Featured Research

from universities, journals, and other organizations

Review Compares Latest Birth Control Options

Date:
January 31, 2008
Source:
Center For The Advancement Of Health
Summary:
With many women still searching for the perfect birth control method, a systematic review analyzes a host of studies comparing the contraceptive skin patch or vaginal ring to the pill. Although perfection remains elusive and choices are equally effective, the review authors were able to pinpoint some preferences.

Women using the patch were more likely to use the medication as prescribed than those on the pill were. However, patch users experienced more side effects and were more likely to abandon their method eventually than pill users were.
Credit: iStockphoto/Tomasz Trojanowski

With many women still searching for the perfect birth control method, a systematic review analyzes a host of studies comparing the contraceptive skin patch or vaginal ring to the pill. Although perfection remains elusive and choices are equally effective, the review authors were able to pinpoint some preferences.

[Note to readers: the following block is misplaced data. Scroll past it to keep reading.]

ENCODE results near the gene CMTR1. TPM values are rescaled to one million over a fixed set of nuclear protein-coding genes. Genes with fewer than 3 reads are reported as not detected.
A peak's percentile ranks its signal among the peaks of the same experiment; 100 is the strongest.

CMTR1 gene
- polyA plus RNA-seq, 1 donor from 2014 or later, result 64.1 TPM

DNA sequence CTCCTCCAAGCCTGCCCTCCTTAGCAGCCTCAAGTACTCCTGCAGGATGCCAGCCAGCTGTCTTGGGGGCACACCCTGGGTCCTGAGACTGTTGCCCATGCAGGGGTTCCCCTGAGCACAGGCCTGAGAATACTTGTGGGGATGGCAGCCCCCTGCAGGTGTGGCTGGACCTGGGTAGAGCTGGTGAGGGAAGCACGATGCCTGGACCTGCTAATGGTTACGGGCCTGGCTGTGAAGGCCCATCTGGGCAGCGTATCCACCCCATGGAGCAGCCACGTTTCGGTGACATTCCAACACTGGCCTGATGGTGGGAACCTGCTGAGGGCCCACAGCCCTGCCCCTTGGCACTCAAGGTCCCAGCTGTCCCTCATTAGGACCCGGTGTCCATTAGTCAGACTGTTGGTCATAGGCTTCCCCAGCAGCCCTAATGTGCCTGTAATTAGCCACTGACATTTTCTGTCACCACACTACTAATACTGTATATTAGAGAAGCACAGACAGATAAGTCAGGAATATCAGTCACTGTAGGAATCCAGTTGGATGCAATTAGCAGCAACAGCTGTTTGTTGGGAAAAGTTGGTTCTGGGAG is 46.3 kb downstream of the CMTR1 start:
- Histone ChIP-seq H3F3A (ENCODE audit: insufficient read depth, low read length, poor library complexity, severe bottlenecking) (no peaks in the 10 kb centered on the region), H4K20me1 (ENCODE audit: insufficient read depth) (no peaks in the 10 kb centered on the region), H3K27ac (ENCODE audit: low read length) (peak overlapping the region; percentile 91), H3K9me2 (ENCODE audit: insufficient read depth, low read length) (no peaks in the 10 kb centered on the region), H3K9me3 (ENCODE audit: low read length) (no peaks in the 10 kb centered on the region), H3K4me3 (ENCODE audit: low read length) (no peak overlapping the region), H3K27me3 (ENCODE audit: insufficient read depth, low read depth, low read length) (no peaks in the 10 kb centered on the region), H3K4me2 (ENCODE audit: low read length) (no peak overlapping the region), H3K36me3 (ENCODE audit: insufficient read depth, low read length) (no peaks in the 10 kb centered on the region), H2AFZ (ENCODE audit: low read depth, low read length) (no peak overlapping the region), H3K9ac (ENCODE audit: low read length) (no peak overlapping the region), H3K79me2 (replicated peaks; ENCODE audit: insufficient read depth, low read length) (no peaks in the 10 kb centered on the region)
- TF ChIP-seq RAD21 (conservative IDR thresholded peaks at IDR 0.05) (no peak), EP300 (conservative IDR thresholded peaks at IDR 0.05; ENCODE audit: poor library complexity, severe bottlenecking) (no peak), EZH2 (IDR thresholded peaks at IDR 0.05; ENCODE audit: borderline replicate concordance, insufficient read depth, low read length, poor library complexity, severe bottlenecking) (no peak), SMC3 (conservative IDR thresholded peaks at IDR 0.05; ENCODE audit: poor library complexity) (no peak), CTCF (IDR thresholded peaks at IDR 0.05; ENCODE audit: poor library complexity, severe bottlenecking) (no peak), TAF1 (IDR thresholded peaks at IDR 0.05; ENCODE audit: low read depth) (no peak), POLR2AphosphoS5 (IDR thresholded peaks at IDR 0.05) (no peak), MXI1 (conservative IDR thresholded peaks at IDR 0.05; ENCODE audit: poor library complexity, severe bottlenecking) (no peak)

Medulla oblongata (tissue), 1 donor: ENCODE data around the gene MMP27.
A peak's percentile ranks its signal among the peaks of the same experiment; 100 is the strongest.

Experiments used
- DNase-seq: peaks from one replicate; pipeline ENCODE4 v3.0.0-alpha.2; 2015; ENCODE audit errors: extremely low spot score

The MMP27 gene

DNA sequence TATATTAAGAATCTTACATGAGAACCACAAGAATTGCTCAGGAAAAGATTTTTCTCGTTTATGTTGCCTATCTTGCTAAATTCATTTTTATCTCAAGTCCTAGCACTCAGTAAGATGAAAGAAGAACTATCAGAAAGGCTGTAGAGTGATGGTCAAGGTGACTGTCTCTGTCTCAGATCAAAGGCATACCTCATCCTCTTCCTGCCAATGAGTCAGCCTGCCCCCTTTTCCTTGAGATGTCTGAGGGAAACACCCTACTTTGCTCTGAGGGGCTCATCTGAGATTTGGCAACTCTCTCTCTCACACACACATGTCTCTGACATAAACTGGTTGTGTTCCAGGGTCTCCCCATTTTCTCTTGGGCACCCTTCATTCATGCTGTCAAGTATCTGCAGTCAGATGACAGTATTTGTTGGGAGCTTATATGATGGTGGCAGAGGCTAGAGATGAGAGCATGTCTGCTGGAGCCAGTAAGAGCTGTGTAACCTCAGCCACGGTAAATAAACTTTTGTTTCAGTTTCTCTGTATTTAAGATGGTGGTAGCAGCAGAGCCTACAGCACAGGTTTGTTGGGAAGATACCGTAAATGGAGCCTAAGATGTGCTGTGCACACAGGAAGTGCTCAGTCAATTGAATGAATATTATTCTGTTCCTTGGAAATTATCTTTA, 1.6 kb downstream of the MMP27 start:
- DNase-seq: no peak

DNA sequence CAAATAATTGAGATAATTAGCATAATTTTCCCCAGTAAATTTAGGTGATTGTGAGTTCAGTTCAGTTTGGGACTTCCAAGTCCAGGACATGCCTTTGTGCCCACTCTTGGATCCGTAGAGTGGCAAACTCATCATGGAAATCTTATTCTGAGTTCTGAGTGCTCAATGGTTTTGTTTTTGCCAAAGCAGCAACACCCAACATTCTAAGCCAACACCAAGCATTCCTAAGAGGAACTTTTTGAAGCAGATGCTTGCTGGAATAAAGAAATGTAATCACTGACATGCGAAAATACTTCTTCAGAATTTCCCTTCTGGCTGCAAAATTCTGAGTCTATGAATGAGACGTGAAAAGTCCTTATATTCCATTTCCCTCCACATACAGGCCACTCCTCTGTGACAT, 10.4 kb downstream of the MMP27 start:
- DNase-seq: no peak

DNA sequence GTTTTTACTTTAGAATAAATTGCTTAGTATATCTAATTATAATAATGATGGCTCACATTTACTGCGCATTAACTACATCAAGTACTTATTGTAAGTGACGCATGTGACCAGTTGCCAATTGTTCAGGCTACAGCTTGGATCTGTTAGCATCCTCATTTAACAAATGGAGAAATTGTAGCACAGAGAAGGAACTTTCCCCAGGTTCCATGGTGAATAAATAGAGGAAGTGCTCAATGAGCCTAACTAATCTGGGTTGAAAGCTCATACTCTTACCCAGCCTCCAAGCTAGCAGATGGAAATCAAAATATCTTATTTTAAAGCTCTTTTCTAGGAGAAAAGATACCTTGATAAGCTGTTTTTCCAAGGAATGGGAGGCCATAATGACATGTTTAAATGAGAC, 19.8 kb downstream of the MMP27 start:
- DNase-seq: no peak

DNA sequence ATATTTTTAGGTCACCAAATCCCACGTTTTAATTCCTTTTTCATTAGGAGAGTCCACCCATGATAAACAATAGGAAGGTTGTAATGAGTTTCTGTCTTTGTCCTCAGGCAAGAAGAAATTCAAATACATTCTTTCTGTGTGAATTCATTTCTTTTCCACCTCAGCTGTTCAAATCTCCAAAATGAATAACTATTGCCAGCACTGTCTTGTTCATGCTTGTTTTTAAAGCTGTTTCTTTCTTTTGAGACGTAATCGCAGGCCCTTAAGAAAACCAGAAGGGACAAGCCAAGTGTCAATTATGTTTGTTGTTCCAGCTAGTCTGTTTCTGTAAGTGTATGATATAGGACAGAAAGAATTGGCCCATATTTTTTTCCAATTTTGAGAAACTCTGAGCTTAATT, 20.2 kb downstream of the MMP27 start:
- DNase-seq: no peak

“Basically, all of these methods were similar in preventing pregnancy,” said lead investigator Laureen Lopez, Ph.D., research associate at Family Health International in Research Triangle Park, N.C.

Recently, the U.S. Food and Drug Administration added warning data to the drug label for the contraceptive skin patch, advising users that the women using the patch have a greater risk of blood clots than pill users. The study prompting the FDA action was not part of the review.

For the review, the researchers looked at 11 randomized controlled trials — three comparing the patch to the pill, and eight comparing the ring to the pill — comprising more than 6,000 women.

Women using the patch were more likely to use the medication as prescribed than those on the pill were. However, patch users experienced more side effects and were more likely to abandon their method eventually than pill users were.